Unpublished Disposition, 877 F.2d 64 (9th Cir. 1989)Annotate this Case
John Hans BOEHNER, Plaintiff-Appellant,v.Al MURPHY, Tony Skoro, Del Ray Holm, Faber Tway, OliviaCraven, Defendants-Appellees.
United States Court of Appeals, Ninth Circuit.
Submitted June 6, 1989.* Decided June 16, 1989.
Before SCHROEDER, BEEZER and BRUNETTI, Circuit Judges.
John Hans Boehner was convicted of assault in Idaho. On November 9, 1987, he filed a complaint pro se and in forma pauperis under 42 U.S.C. § 1983 alleging various violations of his rights. On March 8, 1988, the district court dismissed the complaint, sua sponte pursuant to the magistrate's findings, as frivolous. 28 U.S.C. § 1915(d). Boehner timely appealed. On April 4, 1988, an Idaho appellate court reversed Boehner's conviction and remanded for a new trial, scheduled for December 1988.
Boehner alleges that the state official's assigning of a jail number to him violated his constitutional rights by giving him the "cloax of guilty." He asks for an order of release, damages, and various other relief. The district court dismissed the complaint as entirely frivolous, and impossible to amend to assert a cognizable claim. 28 U.S.C. § 1915(d); see Stanger v. City of Santa Cruz, 653 F.2d 1257, 1257-58 (9th Cir. 1980).
Boehner seeks, inter alia, release from confinement. He may challenge his incarceration only by petitioning for a writ of habeas corpus. Preiser v. Rodriguez, 411 U.S. 475, 487-90 (1973); see Ybarra v. Reno Thunderbird Mobile Home Village, 723 F.2d 675, 681 (9th Cir. 1984). Boehner had, or will have, the opportunity at his new trial to raise objections to the proceedings based on his jail number. Boehner has failed to exhaust state remedies. We therefore affirm the dismissal of his complaint inasmuch as we construe it as a petition for a writ of habeas corpus. See Franklin v. Oregon, 662 F.2d 1337, 1347 (9th Cir. 1981).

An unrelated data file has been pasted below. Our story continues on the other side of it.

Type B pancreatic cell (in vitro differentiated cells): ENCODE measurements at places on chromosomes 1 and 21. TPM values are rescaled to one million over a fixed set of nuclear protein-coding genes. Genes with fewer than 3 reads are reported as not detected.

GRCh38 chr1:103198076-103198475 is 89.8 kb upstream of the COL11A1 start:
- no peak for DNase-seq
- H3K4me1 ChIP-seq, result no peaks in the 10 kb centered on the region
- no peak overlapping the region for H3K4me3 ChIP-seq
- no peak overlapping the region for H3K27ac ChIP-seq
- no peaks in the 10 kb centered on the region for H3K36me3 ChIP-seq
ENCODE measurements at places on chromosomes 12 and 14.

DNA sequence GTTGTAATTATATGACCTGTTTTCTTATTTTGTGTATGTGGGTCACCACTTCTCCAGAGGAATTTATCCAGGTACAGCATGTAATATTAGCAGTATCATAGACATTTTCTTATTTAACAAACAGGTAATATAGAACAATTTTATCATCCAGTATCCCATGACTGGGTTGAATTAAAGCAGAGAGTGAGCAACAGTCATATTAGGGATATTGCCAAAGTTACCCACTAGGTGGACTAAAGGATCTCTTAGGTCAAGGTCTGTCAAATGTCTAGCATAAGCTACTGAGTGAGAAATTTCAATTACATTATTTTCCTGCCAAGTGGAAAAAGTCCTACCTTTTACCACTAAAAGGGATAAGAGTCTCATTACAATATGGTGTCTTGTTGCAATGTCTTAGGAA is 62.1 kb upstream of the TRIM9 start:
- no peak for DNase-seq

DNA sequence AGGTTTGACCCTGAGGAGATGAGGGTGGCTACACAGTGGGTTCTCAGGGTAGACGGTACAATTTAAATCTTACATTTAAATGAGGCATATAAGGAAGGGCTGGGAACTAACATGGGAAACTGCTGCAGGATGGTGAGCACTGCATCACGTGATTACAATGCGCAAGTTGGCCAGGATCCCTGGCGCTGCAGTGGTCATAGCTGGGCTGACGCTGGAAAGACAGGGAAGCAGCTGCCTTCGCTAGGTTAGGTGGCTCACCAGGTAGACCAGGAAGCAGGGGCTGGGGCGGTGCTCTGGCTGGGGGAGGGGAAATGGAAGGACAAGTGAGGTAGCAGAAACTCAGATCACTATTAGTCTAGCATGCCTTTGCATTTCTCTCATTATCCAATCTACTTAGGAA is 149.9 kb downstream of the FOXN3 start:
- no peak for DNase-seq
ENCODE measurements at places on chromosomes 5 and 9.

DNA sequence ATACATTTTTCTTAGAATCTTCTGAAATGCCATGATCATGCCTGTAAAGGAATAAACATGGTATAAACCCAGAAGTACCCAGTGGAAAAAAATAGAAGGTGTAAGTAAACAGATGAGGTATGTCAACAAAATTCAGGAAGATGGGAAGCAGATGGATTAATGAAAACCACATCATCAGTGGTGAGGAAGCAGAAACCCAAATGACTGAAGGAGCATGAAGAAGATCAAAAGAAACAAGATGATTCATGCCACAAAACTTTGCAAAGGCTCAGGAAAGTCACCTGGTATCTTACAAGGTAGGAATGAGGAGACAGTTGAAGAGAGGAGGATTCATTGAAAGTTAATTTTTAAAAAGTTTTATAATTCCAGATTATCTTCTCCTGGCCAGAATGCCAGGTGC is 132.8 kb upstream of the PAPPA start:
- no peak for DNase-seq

Absent any possible argument that Boehner's conviction was tainted--a contention mooted by the retrial--we agree with the district court that any severable section 1983 claims based upon the mere assignment of a jail number are frivolous beyond any possibility of amendment. Cf. Neitzke v. Williams, 57 U.S.L.W. 4494, 4495 (U.S. May 1, 1989) (sua sponte dismissals for frivolity under section 1915(d) held to stricter standard then Fed. R. Civ. P. 12(b) (6) dismissals; it must be certain that plaintiff makes no rational argument in law or facts); Hernandez v. Denton, 861 F.2d 1421, 1423 (9th Cir. 1988) (plaintiff must be given leave to amend unless it is absolutely clear that deficiencies are incurable).
Boehner also claimed that the state officials improperly denied him eligibility for parole. The district court construed this claim as a petition for habeas corpus relief, and denied it because Boehner had failed to exhaust state remedies. Boehner dropped the claim on appeal, stating that he had become eligible. However, Boehner filed a "motion to take judicial notice" in this court on October 13, 1988, enclosing a letter from the Idaho Commission for Pardons and Parole scheduling him for a hearing in January 1989, and stating "why, if I am presumed innocent, are they scheduling me for a parole hearing? I don't even have a sentence." Construing Boehner's pleadings liberally, it is possible that he has attempted to reopen the parole issue.
The proper way to challenge state parole decisions is by means of a petition for a writ of habeas corpus. See Wasko v. Vasquez, 820 F.2d 1090 (9th Cir. 1987). As Boehner has specifically waived the parole issue on appeal, and has failed to respond to the district court's finding of failure to exhaust, we do not reach the issue. Boehner has failed to exhaust all state remedies, as is evident from the fact that a hearing was scheduled. If, after having exhausted all state remedies, Boehner believes he is being denied parole, or eligibility for parole, in violation of the Constitution, he may file a petition for a writ of habeas corpus in the district court at that time.